Another also-ran I want to cover is YouTube Music. I tried it for a few months, and at the start I was ready to make it my first choice—it promised much.
After setting up my account, YouTube Music asked me to select a bunch of my favorite artists. The choices they had were broad and deep, and picking something like Bob Marley meant opening up a small menu of other Reggae musician to choose from, so you could refine your taste for dancehall or dub. I chose around 100 artists across all the genres they offered.
After that, YouTube Music gives you the choice to have them play music randomly based on what you told them you liked. Just what I was looking for, I thought. But whatever algorithm they use is execrable. Like Spotify, you tell YouTube if you like or dislike a track they are playing, so I liked Tom Waits and Joe Henry, because I like them (they were among the artists I chose), and I didn’t like the occasional French pop-disco tune they brought up…and why did they bring them up , because I like Edith Piaf? After less than a dozen tracks, my random playlist turned into a playlist of randomly selected Joe Henry songs, and nothing else. And for this they charge you more.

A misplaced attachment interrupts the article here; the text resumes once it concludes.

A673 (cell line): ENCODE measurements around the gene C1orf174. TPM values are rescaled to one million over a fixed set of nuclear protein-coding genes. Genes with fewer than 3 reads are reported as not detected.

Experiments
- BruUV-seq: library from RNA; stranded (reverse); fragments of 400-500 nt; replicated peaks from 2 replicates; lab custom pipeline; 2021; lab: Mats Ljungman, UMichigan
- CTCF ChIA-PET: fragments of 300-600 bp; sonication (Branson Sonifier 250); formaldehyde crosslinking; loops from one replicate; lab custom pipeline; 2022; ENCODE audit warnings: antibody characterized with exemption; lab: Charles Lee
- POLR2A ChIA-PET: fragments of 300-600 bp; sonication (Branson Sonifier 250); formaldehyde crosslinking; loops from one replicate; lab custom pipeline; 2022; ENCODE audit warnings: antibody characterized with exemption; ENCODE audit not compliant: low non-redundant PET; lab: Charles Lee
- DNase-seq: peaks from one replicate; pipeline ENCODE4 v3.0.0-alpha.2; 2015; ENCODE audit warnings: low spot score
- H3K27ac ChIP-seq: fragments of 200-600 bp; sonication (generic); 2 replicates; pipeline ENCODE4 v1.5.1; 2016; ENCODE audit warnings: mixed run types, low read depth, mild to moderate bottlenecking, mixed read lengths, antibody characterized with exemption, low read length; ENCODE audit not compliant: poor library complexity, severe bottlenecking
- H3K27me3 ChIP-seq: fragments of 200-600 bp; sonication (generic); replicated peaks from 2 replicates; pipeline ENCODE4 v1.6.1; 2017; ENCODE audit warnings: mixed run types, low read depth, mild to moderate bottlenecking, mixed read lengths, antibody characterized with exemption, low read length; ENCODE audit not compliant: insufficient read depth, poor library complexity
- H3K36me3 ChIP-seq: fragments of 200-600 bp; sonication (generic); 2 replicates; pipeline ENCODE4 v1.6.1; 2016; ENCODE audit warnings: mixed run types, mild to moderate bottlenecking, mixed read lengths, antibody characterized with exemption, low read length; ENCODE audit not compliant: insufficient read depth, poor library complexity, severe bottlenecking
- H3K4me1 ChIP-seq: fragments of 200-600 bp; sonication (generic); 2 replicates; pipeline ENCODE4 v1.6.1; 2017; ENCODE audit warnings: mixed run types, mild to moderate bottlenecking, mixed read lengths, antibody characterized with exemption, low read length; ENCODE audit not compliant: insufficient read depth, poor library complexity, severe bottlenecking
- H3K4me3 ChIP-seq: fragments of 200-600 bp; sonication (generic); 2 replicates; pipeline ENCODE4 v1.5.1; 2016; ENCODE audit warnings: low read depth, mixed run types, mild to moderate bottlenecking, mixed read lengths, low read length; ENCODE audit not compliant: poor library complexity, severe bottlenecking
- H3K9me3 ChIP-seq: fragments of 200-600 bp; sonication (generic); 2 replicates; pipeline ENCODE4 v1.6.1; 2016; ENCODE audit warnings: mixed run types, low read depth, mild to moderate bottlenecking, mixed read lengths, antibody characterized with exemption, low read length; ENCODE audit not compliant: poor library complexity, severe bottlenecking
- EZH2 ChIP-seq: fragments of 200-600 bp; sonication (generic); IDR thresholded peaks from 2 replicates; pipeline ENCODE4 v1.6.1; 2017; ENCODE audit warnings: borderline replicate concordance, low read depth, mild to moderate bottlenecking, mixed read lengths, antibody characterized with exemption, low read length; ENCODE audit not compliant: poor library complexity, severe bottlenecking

This was such an utter failure that it is beyond my imagination that Google could make YouTube Music so bad. Aren’t they supposed to be the masters of the algorithm? I don’t have any behind the scenes look into their thinking, but it strikes me that they are breaking songs into component parts, a la Pandora, and using those parts to categorize music. Which has nothing to do with the listening experience, the way harmony and rhythm and tempo and the timbre of the instruments come together into a whole. This is the problem, as Ted Gioia has pointed out, of thinking of music in terms of science, you loose all the magic and mystery, all the music and humanity.
Classical streaming: not quite there
Idagio is a streaming service that launched last year designed for classical music listeners (I am only covering Idagio here, as Primephonic has nothing notable that sets it apart from Idagio, and I had more time spend with the latter than the former). As a classical music listener myself, I was interested to see what made Idagio different.
Database design on streaming services is the bane of classical music lovers. Searching for an artist name or album title is simple, vis-a-vis commercial music. But classical includes the vital additional component of the composer’s name, and if it’s an orchestra there’s a conductor, and maybe a soloist. Then there is the problems with tracks—Spotify and the like see every discrete track as a “song,” and so if you search for Beethoven’s Symphony No. 6, “Pastoral,” Spotify returns albums and also songs, individual movements of the whole.